What you should know about your Thermostat this Summer?

With the summer temps already hitting 90°F, we’re all cranking up the AC by bringing our thermostats to the lowest settings possible. But, did you know that maintaining these low temperatures is doing a number on your electricity bill? If you are maintaining your house temperature at 68° all day long, you are paying at least 10-15% more on your electricity bill. For just eight hours per day, setting your thermostat 10-15° higher will save that wasted energy. Do this when you’re asleep and out at work to maximize your savings, which can range from 1-3% per degree higher.
By installing a programmable thermostat, you can let the thermostat do all the temp setting for you. A programmable thermostat allows you to set the temperature for different parts of the day, and it will turn your AC on or off when the trigger temperatures are reached. You can set the thermostat to be 68° from the time you get home to when you go to bed, set it to 78° while you are asleep, 72° in the morning as you get ready for work, and 78° while at work. This can net you a significant savings on electricity usage.
Programmable thermostats are not for everyone, though. While they aren’t very complicated to program, they do have limitations with certain types of heating equipment. Heat pumps work like an air conditioner in cooling mode, but in heating mode, setting the temperature below your preferred temp is actually inefficient for the system. Any savings you would gain from lowering the temperature, you would lose to the inefficiency. Electric resistance systems like baseboard heating requires a special line voltage programmable thermostat to run.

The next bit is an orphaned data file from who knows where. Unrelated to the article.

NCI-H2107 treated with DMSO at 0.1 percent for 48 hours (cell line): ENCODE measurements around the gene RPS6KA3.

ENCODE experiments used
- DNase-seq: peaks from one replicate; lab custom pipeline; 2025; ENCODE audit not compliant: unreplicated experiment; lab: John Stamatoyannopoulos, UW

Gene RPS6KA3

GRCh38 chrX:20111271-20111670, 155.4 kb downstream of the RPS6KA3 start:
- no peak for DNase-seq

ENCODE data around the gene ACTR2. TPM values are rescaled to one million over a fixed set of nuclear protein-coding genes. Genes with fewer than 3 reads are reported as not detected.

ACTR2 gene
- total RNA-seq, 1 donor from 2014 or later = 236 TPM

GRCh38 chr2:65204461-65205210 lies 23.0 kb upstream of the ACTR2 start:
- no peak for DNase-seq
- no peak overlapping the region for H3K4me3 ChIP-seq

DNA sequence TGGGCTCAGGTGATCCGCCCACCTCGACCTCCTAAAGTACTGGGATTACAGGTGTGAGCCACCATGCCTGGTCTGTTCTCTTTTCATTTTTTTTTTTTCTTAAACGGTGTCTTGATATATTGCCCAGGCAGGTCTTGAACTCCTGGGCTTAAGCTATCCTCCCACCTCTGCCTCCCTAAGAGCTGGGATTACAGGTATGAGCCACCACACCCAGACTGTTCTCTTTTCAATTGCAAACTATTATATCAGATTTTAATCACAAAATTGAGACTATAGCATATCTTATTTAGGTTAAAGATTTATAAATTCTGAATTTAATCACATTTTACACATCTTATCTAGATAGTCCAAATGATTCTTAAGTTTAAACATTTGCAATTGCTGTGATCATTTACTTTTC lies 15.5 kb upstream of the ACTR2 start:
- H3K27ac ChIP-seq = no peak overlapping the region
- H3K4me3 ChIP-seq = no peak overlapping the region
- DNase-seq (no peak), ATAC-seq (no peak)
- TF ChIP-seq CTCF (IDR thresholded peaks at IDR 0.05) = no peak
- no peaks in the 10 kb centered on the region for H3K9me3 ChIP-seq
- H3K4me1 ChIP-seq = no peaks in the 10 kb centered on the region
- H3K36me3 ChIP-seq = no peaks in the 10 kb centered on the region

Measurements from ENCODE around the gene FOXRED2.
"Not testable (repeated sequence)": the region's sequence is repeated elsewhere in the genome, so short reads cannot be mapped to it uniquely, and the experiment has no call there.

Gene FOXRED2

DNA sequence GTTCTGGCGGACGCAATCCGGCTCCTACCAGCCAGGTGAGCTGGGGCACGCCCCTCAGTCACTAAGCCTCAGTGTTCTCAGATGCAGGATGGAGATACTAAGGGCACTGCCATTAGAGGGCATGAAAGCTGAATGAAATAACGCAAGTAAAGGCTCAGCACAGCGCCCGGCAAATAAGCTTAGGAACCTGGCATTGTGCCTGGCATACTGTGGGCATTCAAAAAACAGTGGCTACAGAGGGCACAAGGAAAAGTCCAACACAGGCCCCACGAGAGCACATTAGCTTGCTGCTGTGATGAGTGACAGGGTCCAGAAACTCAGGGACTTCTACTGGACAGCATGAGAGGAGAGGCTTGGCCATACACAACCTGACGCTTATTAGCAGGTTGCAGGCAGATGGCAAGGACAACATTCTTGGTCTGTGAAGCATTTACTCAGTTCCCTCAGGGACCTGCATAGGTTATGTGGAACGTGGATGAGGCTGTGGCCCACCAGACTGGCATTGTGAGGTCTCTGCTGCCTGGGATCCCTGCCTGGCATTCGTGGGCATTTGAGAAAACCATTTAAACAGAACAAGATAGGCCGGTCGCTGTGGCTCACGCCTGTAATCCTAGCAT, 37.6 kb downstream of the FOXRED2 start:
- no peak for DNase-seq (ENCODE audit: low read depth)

with steam and radiant heat systems, it can take hours to reach the set temperature on your thermostat. Some newer programmable thermostats can “learn” how to optimize your heating needs around this, but you can also set the thermostat to begin warming up a few hours before waking up or coming home.
To further maximize your energy savings, set the thermostat a little higher than normal for your at-home temperature. Remember, you can save 1-3% per degree over the course of eight hours when you raise your thermostat higher. Closing blinds or curtains during the day will keep out extra sunlight and also keep you home cooler. This means that you won’t hit the “on” temperature as often, and you’ll hit the “off” temperature more quickly. By optimizing your home to take advantage of airflow and shade, you can vastly improve the efficiency of your AC.
You have the power to choose the best method for heating and cooling your home. In addition to saving electricity and therefore money, you could switch to a new provider that offers cheaper electricity rates. You can also pick a plan that offers renewable energy options to contribute to the well-being of the environment as well.